CM . . .
. Volume XII Number 18 . . . .May 12, 2006
When I Was a Boy Neruda Called Me Policarpo: A Memoir.
Poli Délano. Illustrated by Manuel Monroy. Poems by Pablo Neruda. Translated by Sean Higgins.
Toronto, ON: Groundwood/House of Anansi, 2006.
84 pp., cloth, $17.95.
Neruda, Pablo, 1904-1973-Juvenile literature.
Délano, Poli-Childhood and youth-Juvenile literature.
Poets, Chilean-20th century-Biography-Juvenile literature.
Authors, Chilean-20th century-Biography-Juvenile literature.
Grades 4-7 / Ages 9-12.
Review by Lois Brymer.
Reviewed from Advance Reader Copy.
Tía Delia was still sleeping, so I slipped into her room by myself to wish her a Merry Christmas, and to look at the old maps that covered the walls of the room.
As I went to give her a kiss on the cheek, El Niño came flying out from under the covers and sank his sharp fangs into my left leg, right under my knee.
I fell to the floor screaming in fear and pain. I felt as though my heart was trying to escape from my body.
My parents came running, and then Tío Pablo rushed in, his face covered in shaving cream.
“What’s going on?” he yelled.
The grownups tried to beat the badger off my leg—many of their kicks hitting me instead—and finally managed to separate the beast from my bloody, shredded leg.
Being bitten at eight years of age by El Niño, the “belligerent” yet adored pet badger of Nobel Laureate, Chilean poet Pablo Neruda, is one of the childhood memories that Poli Délano remembers about the “things that happened in those days” when he and his parents lived for a while on an old estate near Mexico City with the “eccentric” poet and his wealthy Argentinian wife, Delia del Carril.
When I Was a Boy Neruda Called Me Policarpo is Poli Délano’s memoir of some very unusual adventures he had as a young boy with the fun-loving man he called “my Tío Pablo.” In recalling their experiences together, the author, whose real name is Enrique Délano Falcón, surmises that, because Neruda was a poet, “maybe that’s why he was given to doing odd things,” notably, buying an embalmed kangaroo and a skull small enough to have been a child’s; serving ants under the guise of caviar to his wife (also known as Tía Hormiguita which means “ant”); and taking all-day trips on Sundays to a town called Cuernavaca to eat iguana at Neruda’s favourite restaurant.
Délano, who still goes by “Policarpo” or “Poli,” the nickname that Neruda gave him before he was born, writes about growing up in the lavish and outlandish lifestyle that his parents and the Nerudas led as Chilean diplomats during the mid-1930s to mid-1940s. He remembers listening to adult conversations at parties and poetry readings about noted poets and how World War II was progressing; dancing to the music of marimba players; dropping in on friends of Tío Pablo, one in particular, a painter who had about fifty Pekinese dogs and served his guests juice made from the Jamaica flower; going someplace new every weekend with his Tío Pablo and Tía Delia to look at “weird junk” at the market; finding out that the “tastiest bit” of human flesh is the meaty part of the hand; and watching a spider fight (bets were made) between a “portentous walking stick” and a “pampered pet tarantula” named Renata.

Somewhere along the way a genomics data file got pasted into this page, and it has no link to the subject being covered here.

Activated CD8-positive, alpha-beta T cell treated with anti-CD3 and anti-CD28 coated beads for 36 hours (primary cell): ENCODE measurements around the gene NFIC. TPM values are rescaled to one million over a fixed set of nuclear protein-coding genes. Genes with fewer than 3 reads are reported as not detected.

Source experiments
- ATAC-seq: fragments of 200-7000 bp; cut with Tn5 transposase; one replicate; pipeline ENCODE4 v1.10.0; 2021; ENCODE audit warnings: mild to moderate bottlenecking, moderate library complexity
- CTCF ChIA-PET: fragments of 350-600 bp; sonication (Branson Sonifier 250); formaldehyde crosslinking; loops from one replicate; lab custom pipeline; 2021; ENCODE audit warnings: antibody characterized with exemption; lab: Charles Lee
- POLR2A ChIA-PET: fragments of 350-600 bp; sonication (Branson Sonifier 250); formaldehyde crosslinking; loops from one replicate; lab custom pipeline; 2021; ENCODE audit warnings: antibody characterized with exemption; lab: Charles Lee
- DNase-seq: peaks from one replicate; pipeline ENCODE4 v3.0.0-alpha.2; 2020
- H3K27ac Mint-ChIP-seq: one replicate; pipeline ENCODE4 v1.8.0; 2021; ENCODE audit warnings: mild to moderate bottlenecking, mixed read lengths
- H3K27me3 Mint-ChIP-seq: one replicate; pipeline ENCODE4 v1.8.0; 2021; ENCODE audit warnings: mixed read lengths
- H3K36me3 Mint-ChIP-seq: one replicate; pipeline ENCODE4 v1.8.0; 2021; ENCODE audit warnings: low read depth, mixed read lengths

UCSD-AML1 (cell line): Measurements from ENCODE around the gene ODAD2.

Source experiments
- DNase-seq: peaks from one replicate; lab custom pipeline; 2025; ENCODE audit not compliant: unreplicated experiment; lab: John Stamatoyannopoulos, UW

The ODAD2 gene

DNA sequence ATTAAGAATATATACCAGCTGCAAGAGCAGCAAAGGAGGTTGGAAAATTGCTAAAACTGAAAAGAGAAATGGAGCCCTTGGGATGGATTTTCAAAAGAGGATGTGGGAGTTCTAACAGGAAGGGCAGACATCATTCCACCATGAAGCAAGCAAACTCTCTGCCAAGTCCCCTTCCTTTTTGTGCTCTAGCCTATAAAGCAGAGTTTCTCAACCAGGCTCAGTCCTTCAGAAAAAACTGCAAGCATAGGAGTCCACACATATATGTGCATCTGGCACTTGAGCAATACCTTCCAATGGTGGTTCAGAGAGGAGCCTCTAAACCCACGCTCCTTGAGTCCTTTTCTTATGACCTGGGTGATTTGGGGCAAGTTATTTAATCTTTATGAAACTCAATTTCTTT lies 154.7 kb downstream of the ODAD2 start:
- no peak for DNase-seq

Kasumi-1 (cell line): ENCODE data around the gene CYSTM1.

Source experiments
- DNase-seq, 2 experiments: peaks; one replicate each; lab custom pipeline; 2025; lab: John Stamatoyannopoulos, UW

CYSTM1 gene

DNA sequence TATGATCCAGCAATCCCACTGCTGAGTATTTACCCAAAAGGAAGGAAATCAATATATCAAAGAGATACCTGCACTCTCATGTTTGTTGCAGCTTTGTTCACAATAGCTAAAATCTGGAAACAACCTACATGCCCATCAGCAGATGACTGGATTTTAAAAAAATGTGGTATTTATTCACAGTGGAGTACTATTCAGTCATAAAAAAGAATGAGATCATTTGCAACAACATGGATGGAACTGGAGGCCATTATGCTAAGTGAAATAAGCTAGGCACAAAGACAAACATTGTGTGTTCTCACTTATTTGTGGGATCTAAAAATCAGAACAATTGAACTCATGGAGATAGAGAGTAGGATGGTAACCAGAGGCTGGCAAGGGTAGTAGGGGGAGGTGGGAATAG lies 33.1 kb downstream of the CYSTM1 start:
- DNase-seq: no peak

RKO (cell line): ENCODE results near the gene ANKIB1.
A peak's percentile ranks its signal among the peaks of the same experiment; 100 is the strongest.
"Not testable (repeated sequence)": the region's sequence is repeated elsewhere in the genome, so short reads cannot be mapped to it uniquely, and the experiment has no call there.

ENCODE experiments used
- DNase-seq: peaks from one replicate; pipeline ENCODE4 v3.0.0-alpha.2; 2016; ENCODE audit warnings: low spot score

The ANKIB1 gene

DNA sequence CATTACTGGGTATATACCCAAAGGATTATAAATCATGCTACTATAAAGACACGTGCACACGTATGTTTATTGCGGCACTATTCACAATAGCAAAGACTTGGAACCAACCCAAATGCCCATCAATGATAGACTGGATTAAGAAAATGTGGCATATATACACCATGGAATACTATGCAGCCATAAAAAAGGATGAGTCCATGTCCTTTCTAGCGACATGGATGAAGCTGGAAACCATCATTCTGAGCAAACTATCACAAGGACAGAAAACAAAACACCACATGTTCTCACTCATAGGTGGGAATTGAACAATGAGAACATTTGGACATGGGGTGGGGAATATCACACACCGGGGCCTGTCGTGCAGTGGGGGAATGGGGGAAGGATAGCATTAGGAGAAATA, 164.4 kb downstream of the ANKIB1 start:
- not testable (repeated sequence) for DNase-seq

Délano also reminisces about what he learned from his Tío Pablo especially about eating. Neruda, who had “pretty strange tastes” and a “fondness” for such exotic delicacies as bear meat, roasted goat and monkey, fish eggs, Chinese snakes, Japanese insects, and quail eggs suggested to his “Poli” that “it is good to try everything,” even fried worms and grasshoppers which Délano says he found disgusting, “but only a little.”
Although Tío Pablo taught him other fun things, for instance how to swim; how to catch bugs and insects; and how to look for flora and fauna in the sea, perhaps the most important lesson the author learned from his mentor was that not all children were as privileged as he was. In the final chapter entitled, “Like Taking a Bone from a Dog,” Délano talks about being bullied and getting beaten up by several boys for invading their territory when, wanting to earn some spending money to buy a fountain pen and a watch, he stole their idea of selling chewing gum in front of the local cinema and looking after the cars of theatre goers. He remembers Tío Pablo telling him, “If this had happened among gangsters, they would have killed you without a second thought” and then Tía Delia further explaining to him that the other boys were trying to make money out of necessity to support their families not to buy “possessions” as Délano had intended to do.
When I Was a Boy Neruda Called Me Policarpo is described on the dust jacket as Délano’s “charming memoir” of a “magical time.” While the author’s boyhood experiences seem to be extraordinary and memorable, and no doubt were magical for him, unfortunately the charm, magic, and Délano’s writing style (he is an award-winning author) do not shine through in Sean Higgins’ English translation. The language is stiff, formal, and unnatural. For example, when Tía Delia wears mismatched shoes and her husband asks her if she has lost her mind and she replies to him that her other pair of shoes is exactly the same, Délano informs readers, “It made me laugh so much, I had to excuse myself and go out to the patio.” Would an eight-or-nine-year-old boy say that?